The Pololu Micro is connected to my main board for power and the Arduino Uno to control the servos. The servos use an interface I wrote between the Pololu and the Arduino. I wrote this specifically because I could not find anything else that performs this function. This is an example of something that could be generally useful outside of rocketry.

Finally I use a simple thermocouple amplifier board Thermocoupler Amplifier Board from Adafruit to read temperatures. This is the best/cheap off-the-shelf board I’ve found. It connects to my main custom board for power and the Arduino Uno for reading temperature values.

Fabrication for Custom Boards

One of my chief learning goals from a hardware perspective was to design a board that could be printed by a fab shop rather than just relying on etching or prototype boards. This is not to diminish either of these 2 approaches it was just that I wanted to go through the whole process of fabricating a board to really understand all the little nuances.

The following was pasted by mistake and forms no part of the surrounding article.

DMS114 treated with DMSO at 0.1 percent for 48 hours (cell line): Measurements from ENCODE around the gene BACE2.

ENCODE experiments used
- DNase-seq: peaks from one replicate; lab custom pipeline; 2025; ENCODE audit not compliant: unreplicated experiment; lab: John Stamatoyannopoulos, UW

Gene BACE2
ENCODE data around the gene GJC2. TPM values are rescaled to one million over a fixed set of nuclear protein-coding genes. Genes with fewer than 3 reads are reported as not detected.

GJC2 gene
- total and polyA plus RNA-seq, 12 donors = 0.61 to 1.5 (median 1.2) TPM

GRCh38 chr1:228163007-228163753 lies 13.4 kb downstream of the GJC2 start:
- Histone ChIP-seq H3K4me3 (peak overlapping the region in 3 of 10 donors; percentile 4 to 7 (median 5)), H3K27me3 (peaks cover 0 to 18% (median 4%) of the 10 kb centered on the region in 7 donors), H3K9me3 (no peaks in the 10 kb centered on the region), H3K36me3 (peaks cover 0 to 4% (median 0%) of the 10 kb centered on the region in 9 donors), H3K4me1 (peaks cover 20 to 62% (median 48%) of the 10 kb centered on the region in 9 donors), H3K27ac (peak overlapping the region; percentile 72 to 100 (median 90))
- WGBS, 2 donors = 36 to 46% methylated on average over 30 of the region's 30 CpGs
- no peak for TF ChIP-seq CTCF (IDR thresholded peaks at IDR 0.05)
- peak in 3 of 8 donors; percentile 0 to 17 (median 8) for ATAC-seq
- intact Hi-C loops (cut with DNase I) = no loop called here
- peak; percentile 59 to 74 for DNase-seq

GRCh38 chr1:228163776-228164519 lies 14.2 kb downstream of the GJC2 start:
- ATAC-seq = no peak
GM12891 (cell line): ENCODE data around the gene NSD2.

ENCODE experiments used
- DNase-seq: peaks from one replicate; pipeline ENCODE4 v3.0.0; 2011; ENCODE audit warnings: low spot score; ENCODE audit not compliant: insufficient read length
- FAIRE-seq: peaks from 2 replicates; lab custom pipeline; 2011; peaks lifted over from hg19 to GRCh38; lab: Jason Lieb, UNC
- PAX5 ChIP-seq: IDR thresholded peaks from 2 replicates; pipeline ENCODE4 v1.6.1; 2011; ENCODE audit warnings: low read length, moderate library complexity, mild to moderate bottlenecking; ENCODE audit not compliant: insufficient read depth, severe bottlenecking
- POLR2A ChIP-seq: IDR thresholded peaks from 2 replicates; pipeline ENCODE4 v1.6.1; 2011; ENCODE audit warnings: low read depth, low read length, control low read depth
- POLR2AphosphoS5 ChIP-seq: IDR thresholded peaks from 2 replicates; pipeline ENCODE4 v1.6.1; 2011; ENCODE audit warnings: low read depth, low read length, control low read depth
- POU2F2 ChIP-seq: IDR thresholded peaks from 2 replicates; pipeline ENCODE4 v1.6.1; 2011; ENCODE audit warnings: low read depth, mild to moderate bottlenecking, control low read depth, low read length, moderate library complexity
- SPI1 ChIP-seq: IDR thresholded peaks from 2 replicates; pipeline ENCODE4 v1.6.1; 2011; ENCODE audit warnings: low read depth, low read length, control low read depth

I designed my boards using EagleCAD, which is a fairly solid CAD program. It is more sophisticated than basic programs like EagleCAD and has a nice free version that can be used for non-commercial projects. The limiting factors in the free version are basically 2 sided boards with max dimensions 100 x 80mm. These were fine for my purposes.

Download Custom Boards


Lessons Learned

I made plenty of mistakes designing the board but a few notables are:
  • The traces should have been a bit wider to support the power flows (up to around 3.5 Amps and 7 Volts)
  • Separate the high/low current paths and avoid ground-loop scenarios (See this link for details)
  • The voltage regulators I’m using are the LM style adjustable voltage regulators (see LM317TG as an example). I believe these are also referred to as linear voltage regulators. These have poor efficiency at higher power loads and require large heat sinks in order to prevent them from overheating. For future boards I should look at using a more efficient voltage regulator (eg. such as a switching regulator).

Also, I was directed to the Sparkfun According to Pete videos (#34 and #35) for additional tips on PCB layouts.

Additional Electronics

The additional electrical components I use on my engine are: